Food Web:A food web shows the feeding relationships between organisms in an ecosystem. The arrows show the direction of matter and energy as food.

    Most ecosystems have
many food chains. The many
overlapping food chains in this
meadow ecosystem form its
food web. Photo Credit:


    Humans in a food web:

    • Because no animals normally hunt humans, humans are at the top of all their food chains.
    • Humans are different from animals - they don’t live and get food from just one ecosystem.  The whole earth is a human’s ecosystem!


    Lesson 4 - The Role of Decomposers in an Ecosystem

    11/4 - 11/6


    decomposer: an organism in an ecosystem that gets energy and matter by breaking down dead organisms and their wastes.  Examples:  fungi, some bacteria. 

     Decomposer helpers:  earthworms, slugs, some kinds of flies and beetles.

    fungi: a group of living things that are decomposers and are neither plant nor animal.  Examples: mushrooms, yeast, mold 

    bacteria: a group of organisms that are too small to be seen without a microscope.  Some types are decomposers.   

    compost: a mixture of soil and decaying matter that provides the materials that plants need.  Usually contains kitchen and yard wastes that would have ended up in a landfill. 

    Big Ideas:

    • Decomposers get matter and energy from dead materials and waste and use it to live and grow.
    • Decomposers are fungi and bacteria 
    • Other organisms that help decomposers break down dead and waste are:  
      • earthworms living in soil  
      • kinds of flies and beetles that break down dead animals 
    • Fungi breaks down dead material and wastes and gets the energy and matter needed to survive and grow..
    • A fungus cannot take in all the matter it breaks down - some leftover matter enters the air and soil in the ecosystem.
    • Decomposers are nature’s recyclers.
    • Some decomposers(such as molds) can store food for a short time as sugar.
    • Bacteria cannot store excess food.  They must live in an environment where they are surrounded by food or it will die or become dormant (alive but not growing or developing)
    • Decomposers produce waste too - carbon dioxide, food waste, and when it dies.  Wastes go back into the ecosystem and provide nutrients to plants. CO2 that plants can use.  Methane that is poisonous. 
    •  Good waste for compost:  grass clippings, fruit and vegetable peels, leaves, eggshells, coffee grounds, shredded newspaper.  NOT MEAT SCRAPS!
    • Takes advantage of the natural process of decomposition to create rich soil for plants.
    • Compost piles - scraps decay and piles becomes smaller.  Stirred often, add earthworms to help break down and help stir.


    Lesson 1

    ecosystem: All the living and nonliving things that interact in an area.

    ecology: The study of how living and nonliving things interact with their environments.

    ecologist: Scientists that study ecosystems, They track animals to see where they go and what they do. They use computers to model ecosystems so they can learn more.

    organism: any living thing.

    Some nonliving things in an ecosystem are water, air, soil, sunlight  Organisms can depend on nonliving parts of their ecosystem for survival.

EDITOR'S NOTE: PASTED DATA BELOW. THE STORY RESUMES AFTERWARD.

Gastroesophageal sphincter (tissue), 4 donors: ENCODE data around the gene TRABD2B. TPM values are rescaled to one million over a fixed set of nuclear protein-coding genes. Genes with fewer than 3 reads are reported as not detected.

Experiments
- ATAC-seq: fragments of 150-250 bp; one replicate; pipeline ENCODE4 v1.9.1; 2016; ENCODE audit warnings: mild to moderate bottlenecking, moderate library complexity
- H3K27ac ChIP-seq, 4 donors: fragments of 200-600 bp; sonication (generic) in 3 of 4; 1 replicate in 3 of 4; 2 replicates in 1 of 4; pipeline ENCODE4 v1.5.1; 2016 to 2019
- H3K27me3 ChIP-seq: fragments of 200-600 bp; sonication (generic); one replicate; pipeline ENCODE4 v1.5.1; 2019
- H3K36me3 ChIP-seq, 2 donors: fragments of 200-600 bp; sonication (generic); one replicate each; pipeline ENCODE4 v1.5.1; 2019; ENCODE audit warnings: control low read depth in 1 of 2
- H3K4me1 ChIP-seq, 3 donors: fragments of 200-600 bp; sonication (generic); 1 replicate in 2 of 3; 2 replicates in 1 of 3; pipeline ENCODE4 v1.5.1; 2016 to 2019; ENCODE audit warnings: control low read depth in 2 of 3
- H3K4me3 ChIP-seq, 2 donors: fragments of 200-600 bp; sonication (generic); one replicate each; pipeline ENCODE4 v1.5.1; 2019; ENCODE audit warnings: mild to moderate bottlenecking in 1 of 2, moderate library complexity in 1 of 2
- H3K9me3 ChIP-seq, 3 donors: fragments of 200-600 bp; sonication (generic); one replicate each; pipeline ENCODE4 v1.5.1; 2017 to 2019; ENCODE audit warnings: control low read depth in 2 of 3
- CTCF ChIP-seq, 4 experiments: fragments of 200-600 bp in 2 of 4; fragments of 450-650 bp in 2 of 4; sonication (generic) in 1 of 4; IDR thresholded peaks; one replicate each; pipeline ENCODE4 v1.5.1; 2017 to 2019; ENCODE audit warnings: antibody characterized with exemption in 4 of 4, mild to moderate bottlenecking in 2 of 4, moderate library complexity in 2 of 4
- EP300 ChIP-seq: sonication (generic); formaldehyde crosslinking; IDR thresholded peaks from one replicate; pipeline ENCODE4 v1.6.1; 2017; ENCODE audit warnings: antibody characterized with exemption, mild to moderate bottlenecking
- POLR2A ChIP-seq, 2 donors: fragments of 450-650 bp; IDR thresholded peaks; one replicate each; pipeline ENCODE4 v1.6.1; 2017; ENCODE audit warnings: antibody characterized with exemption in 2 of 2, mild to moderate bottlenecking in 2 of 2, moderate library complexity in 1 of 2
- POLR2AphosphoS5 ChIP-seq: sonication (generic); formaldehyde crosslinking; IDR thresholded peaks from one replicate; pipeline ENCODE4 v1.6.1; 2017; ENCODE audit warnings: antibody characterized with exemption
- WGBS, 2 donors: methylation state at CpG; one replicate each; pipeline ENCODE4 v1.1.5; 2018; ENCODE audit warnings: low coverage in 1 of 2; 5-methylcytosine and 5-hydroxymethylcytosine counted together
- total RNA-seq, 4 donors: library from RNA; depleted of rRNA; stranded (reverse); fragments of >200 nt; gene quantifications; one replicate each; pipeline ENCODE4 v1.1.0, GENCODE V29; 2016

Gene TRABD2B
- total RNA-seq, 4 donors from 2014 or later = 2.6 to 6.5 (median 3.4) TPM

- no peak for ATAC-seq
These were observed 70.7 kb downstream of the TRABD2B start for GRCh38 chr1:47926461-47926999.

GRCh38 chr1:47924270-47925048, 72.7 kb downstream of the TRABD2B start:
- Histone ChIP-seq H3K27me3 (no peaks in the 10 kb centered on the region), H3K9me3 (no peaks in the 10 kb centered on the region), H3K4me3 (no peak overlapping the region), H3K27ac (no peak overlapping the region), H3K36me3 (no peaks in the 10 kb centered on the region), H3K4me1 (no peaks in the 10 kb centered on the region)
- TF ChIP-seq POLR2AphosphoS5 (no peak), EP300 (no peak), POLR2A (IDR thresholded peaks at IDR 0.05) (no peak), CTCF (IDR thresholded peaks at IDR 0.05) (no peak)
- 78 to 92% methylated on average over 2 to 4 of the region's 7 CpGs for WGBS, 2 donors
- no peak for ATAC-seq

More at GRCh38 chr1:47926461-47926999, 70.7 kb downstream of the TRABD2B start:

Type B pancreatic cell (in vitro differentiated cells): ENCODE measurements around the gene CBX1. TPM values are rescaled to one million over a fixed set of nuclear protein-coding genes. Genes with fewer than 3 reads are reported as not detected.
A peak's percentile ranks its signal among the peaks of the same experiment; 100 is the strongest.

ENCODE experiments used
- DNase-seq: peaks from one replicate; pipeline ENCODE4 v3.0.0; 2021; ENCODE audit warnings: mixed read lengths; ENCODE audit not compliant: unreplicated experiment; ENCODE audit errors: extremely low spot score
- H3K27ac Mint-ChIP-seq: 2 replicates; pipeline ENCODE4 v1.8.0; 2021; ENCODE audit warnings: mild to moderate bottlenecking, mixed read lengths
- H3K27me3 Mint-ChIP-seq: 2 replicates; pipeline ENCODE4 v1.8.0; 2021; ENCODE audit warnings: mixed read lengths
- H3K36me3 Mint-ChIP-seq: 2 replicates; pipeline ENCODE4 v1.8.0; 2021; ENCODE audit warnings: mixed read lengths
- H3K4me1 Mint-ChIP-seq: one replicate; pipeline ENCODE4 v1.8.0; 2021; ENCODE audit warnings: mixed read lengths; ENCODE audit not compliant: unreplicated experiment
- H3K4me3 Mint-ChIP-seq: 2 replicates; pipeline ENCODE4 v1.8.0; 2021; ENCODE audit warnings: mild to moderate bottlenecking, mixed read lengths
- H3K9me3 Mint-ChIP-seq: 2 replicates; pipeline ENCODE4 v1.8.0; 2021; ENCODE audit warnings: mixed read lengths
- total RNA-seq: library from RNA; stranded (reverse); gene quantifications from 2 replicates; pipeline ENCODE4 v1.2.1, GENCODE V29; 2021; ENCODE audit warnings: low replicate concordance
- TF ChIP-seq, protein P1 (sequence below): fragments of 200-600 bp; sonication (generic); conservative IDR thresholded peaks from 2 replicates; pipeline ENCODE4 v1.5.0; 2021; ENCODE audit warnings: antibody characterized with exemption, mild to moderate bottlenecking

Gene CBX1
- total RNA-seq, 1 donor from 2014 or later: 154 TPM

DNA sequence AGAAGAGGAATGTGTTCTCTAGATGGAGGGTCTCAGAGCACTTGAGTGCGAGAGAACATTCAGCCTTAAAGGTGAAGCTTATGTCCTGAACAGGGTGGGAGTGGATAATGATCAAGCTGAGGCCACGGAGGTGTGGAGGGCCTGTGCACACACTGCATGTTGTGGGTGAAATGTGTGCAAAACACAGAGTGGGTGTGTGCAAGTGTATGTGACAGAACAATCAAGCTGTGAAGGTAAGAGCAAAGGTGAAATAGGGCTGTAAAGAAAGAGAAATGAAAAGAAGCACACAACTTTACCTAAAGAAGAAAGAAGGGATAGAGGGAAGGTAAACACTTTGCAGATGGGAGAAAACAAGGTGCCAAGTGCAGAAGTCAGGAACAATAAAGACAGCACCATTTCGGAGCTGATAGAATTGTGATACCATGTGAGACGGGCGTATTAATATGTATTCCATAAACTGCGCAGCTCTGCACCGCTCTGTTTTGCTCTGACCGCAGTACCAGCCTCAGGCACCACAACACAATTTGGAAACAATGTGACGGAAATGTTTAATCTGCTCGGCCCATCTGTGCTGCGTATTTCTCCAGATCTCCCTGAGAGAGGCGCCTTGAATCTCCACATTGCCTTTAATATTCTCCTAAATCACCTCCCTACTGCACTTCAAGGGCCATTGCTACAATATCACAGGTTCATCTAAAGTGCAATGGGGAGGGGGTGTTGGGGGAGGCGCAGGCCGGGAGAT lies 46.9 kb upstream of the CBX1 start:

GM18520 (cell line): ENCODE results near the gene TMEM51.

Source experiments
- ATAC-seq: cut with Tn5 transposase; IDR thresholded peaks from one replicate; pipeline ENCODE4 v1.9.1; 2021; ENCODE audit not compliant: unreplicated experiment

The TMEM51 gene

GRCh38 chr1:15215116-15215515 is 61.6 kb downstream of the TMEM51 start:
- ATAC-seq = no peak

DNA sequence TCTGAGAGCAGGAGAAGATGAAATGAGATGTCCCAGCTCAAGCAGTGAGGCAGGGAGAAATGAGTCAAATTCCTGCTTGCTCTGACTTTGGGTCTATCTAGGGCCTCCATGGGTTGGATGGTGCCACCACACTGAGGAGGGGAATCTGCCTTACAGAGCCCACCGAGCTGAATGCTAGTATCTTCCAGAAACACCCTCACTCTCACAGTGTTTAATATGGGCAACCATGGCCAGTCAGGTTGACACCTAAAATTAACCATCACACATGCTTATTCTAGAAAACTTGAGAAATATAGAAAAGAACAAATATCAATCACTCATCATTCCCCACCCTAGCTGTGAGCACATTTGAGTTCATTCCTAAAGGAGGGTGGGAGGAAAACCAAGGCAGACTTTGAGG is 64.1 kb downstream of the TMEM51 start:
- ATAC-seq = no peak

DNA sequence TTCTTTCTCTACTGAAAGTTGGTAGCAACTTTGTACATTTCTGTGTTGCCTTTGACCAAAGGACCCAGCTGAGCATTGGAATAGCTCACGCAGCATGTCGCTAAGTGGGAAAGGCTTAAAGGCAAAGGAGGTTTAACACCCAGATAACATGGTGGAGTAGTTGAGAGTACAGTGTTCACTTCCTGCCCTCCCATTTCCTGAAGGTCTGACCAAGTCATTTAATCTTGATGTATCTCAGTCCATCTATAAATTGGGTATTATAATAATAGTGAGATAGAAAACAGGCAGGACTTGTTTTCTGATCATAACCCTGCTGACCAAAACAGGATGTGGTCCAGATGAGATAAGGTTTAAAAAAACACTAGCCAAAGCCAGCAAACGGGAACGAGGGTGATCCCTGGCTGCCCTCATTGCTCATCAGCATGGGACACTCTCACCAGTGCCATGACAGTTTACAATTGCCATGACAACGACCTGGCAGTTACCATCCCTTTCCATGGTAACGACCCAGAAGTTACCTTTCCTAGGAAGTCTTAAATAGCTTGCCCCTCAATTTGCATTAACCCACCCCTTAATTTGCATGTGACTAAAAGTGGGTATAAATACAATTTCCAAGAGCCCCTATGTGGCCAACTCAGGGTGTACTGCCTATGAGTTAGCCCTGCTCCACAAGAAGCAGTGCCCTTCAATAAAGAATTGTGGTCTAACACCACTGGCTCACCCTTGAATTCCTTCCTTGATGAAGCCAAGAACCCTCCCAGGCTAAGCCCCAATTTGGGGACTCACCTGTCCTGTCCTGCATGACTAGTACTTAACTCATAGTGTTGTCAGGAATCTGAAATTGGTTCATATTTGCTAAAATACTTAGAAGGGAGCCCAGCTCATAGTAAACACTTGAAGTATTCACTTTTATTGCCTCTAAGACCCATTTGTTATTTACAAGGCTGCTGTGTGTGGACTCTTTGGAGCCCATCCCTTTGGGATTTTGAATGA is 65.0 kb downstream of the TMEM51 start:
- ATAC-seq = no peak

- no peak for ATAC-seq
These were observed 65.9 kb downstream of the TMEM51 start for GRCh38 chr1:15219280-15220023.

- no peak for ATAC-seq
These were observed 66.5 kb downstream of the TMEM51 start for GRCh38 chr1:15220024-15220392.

Big ideas:

    • Organisms must meet their needs in an ecosystem, or they cannot survive there. 
    • Organisms that live in one ecosystem may not be able to survive in a different ecosystem.
    • Some ecosystems are large such as a rainforest, and others are small like a pond.
    • More plants and animals live in the rainforest ecosystem than any other ecosystem


    Lesson 2


    Producers: organisms in an ecosystem that make their own food

    Carbon Dioxide: a gas found in air

    Photosynthesis: the process of using the energy from the sun, carbon dioxide, and water to make food (sugar) and waste (oxygen)

    CO2 + water + light -------> sugar + oxygen

    Big Ideas:

    • All the food energy in any ecosystem originally comes from producers. 
    • Plants can produce more food through photosynthesis than they need at a time. They store this excess food in their roots, stems, and other plant structures to use later.
    • The three main things plants need to survive and grow are light, water, and carbon dioxide. Soil is not necessarily needed. 
    • Almost all living things need oxygen.  Plants release oxygen into the air and it is available for animals to breathe in.

    Lesson 3 - The Role of Consumers in an Ecosystem

    3.1 Consumers Eat Other Organisms

    consumer: an organism that gets energy by eating other organisms.  All animals are consumers.

    Big Ideas:

    • A consumer gets matter and energy by consuming (eating) food
    • The energy in all food once came from the sun and it was captured by producers during photosynthesis.  The energy stored in plants came from sunlight originally.
    • Most animals eat both plants and animals
    • Food provides the materials needed for:
      • Body repair
      • Growth 
      • Movement
      • Reproduction
      • Maintaining body functions
      • Staying warm

    3.2 Digestion Breaks Down Food to Release Energy

    digestion: the process that breaks down food

    circulation:  the process of moving blood in a large, complicated loop through the body.  Circulatory system includes the heart, blood vessels, and blood.

    Big Ideas 

    • Food gives animals the matter and energy they need to grow and survive.
    • Digestive system for most animals:  mouth, stomach, small intestine, large intestine.
    • Systems work together:  blood moves oxygen, energy, materials through body to be used.  It takes away waste - carbon dioxide and food waste.

    3.3 Consumers Store Excess Food

    Excess food:

    •  stored as sugar for short term needs
    •  stored as fat for long term needs.


    3.4 Consumers Produce Waste

    Food Waste: large intestine removes waste.  Solid wastes back into ecosystem.

    Using Oxygen creates waste:  Waste is carbon dioxide.  It goes back into the air when animal breathes out.

    Body: When animal dies, the body is broken down and passes into soil and air.  

    All waste becomes part of the nonliving things in the ecosystem -- air, soil, and water and are used again by other organisms.  Matter is recycled in an ecosystem.

    Animal waste (dung) is used as a fuel source in many places.  This waste is from the plant material eaten and not used by the animal 


    3.5 Humans are Consumers

    Needs: food, shelter, family, clean air, clean water.

    Food energy: to keep warm and power all activities your body does: move, breathe, repair, stay warm,

     All the food energy that humans use once came from the sun.  The energy in their food came from a plant at some point and the plant got its energy from the sun.